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    Keith Haring: The Political Line Reveals the LGBT Artist’s Activism

    keithmainThe first major Keith Haring show on the West Coast in nearly two decades, Keith Haring: The Political Line reveals the LGBT artist’s activist side. Although Haring (1958–1990) died of AIDS at the age of 31, he created an impressive body of unmistakable work that still resonates. Working across a variety of media, including subway drawings, paintings and sculptures, Haring particularly devoted himself to messages of social justice and change.

    Keith Haring: The Political Line will have its U.S. premiere on November 8 at the Fine Arts Museums of San Francisco. Many of the works are on loan from The Keith Haring Foundation, New York, with supplemental loans from public and private collections. Several pieces have not been published or on public view since the artist’s death. Fine Arts Museums of San Francisco’s director Colin B. Bailey notes, “We are particularly pleased to profile Keith Haring’s artwork in San Francisco; we sense that it will appeal to a younger generation who will appreciate his honest and passionate commitment to addressing contemporary issues through art.”

    keithheadThe Political Line is based on and named after guest curator Dieter Buchhart’s exhibition, which was presented at the Musée d’Art Moderne de la Ville de Paris in the summer of 2013. The de Young exhibition is curated by Dieter Buchhart in collaboration with Julian Cox, founding curator of photography and chief administrative curator at the Fine Arts Museums of San Francisco.

    “It is amazing that the question of social justice and change that Keith Haring devoted himself to has not been addressed before in a major exhibition,” says Buchhart. “Haring understood that art was for everybody. He fought for the individual and against dictatorship, racism and capitalism. He was no utopian, but he had a dream that ‘nothing is an end, because it always can be the basis for something new and different.’”

    The Political Line will feature more than 130 works of art, including large-scale paintings (on tarpaulins and canvases), sculptures and a number of the artist’s subway drawings, among other works. The exhibition will create a narrative that explores the artist’s responses to nuclear disarmament, racial inequality, the excesses of capitalism, environmental degradation, and other issues of deep personal concern to the artist.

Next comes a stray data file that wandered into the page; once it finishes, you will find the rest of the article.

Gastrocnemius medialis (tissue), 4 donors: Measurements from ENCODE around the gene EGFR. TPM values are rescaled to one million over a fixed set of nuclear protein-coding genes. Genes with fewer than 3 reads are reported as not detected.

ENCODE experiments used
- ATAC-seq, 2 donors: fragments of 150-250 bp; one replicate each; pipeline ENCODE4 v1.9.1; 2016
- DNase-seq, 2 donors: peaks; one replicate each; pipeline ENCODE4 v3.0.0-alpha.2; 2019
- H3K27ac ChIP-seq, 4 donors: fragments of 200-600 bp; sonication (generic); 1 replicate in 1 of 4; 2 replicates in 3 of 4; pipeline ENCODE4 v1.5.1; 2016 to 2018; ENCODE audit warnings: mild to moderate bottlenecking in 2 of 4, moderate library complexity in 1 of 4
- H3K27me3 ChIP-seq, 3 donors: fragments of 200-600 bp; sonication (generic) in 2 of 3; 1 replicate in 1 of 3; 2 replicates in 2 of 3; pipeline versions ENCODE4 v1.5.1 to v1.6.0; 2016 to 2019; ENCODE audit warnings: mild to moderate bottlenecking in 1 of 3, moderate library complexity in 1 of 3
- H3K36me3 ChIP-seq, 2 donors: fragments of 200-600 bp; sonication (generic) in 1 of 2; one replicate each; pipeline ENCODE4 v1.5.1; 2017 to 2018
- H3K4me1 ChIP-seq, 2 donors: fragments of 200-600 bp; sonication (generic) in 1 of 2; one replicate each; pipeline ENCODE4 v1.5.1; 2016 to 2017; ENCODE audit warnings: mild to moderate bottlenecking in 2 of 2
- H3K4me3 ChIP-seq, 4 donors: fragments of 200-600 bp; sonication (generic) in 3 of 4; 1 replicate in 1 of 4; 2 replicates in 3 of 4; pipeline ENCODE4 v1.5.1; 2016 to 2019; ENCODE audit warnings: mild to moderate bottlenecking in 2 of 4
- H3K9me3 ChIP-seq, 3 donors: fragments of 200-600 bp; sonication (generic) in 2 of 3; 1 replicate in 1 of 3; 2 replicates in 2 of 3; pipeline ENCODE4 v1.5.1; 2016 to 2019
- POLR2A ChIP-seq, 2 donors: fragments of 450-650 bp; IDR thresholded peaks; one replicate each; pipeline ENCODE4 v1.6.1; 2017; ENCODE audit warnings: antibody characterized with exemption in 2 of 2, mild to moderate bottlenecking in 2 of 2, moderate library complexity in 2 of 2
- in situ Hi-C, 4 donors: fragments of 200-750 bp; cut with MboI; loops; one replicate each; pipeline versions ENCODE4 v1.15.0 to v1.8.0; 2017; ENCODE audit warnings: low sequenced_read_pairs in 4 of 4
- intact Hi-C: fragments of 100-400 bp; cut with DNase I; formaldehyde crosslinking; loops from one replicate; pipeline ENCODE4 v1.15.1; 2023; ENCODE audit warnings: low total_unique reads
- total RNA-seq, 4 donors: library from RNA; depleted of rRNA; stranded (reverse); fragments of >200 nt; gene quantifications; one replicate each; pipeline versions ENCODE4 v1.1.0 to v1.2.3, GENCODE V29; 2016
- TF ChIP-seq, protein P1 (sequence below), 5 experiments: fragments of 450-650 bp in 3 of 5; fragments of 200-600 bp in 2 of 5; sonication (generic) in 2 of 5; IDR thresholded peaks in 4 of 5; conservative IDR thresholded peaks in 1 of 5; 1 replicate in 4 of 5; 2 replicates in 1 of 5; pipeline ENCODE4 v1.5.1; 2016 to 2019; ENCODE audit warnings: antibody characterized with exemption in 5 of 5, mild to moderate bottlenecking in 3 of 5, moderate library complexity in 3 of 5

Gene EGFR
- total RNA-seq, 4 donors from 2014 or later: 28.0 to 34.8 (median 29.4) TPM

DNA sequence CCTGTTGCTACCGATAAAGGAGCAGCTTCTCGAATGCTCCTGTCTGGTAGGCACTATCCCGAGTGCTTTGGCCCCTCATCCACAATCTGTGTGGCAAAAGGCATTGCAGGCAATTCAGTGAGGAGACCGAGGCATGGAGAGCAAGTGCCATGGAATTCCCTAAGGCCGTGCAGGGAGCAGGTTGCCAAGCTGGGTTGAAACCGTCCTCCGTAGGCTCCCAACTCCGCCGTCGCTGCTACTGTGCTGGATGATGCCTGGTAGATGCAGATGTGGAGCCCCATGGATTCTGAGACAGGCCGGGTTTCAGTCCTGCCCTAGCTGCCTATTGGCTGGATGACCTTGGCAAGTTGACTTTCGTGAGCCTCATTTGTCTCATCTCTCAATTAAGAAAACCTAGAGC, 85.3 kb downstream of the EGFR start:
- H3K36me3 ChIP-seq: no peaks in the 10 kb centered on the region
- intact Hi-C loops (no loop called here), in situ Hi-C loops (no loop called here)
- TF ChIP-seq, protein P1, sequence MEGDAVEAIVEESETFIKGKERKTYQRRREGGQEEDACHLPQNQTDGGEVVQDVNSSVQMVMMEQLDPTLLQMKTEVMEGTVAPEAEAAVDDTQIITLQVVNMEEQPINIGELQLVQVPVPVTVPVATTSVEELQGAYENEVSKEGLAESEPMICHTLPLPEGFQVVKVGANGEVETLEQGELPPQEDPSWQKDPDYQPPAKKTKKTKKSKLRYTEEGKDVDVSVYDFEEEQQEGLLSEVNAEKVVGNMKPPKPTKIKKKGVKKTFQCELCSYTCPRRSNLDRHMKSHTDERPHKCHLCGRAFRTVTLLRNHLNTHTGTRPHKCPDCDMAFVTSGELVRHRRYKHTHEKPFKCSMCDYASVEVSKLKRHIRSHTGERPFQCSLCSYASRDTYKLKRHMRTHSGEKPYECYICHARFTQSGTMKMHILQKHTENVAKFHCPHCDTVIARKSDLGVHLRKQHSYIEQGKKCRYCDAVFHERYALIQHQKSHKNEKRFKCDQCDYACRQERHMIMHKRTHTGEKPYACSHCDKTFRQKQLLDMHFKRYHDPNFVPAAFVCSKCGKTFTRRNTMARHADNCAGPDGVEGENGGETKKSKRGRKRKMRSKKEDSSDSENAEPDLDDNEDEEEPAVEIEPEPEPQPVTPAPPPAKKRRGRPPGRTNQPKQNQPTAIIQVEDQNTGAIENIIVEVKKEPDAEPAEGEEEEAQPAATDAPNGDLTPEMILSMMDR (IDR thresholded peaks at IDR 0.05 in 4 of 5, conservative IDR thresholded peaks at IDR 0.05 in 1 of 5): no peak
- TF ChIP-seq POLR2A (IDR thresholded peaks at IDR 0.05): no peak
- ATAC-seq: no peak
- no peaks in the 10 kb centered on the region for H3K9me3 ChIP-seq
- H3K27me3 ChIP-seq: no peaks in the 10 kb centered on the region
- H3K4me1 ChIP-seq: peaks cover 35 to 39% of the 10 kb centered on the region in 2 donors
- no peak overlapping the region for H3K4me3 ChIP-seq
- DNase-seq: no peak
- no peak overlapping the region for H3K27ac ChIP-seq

In San Francisco, Haring’s work has long been a part of the city’s visual culture, so it is fitting that the show should make its U.S. debut here. Haring created works for diverse venues in San Francisco during his lifetime, including murals for DV8, an underground club once located in the South of Market neighborhood, and a huge, multi-panel painting for the South of Market Childcare Center. Haring’s outdoor sculpture “Untitled (Three Dancing Figures)” (1989), located at Third Street and Howard, is a prominent feature of the Moscone Center; and his triptych altarpiece “The Life of Christ” (1990) is installed in the AIDS Chapel at Grace Cathedral.

    Haring fought tirelessly to end the AIDS epidemic in his work and personal life. He established The Keith Haring Foundation in 1989 and enlisted his imagery during the last years of his life to speak about his own illness and to generate activism and awareness about AIDS. By the time of his death, he had achieved international fame. His influence on his own generation and those that have followed is a testament to his enduring vision.

    For tickets and additional information, please visit

    The San Francisco Bay Times is proud to be a Media Sponsor of Keith Haring: The Political Line, November 8, 2014–February 16, 2015 @ the de Young’s Herbst Exhibition Galleries.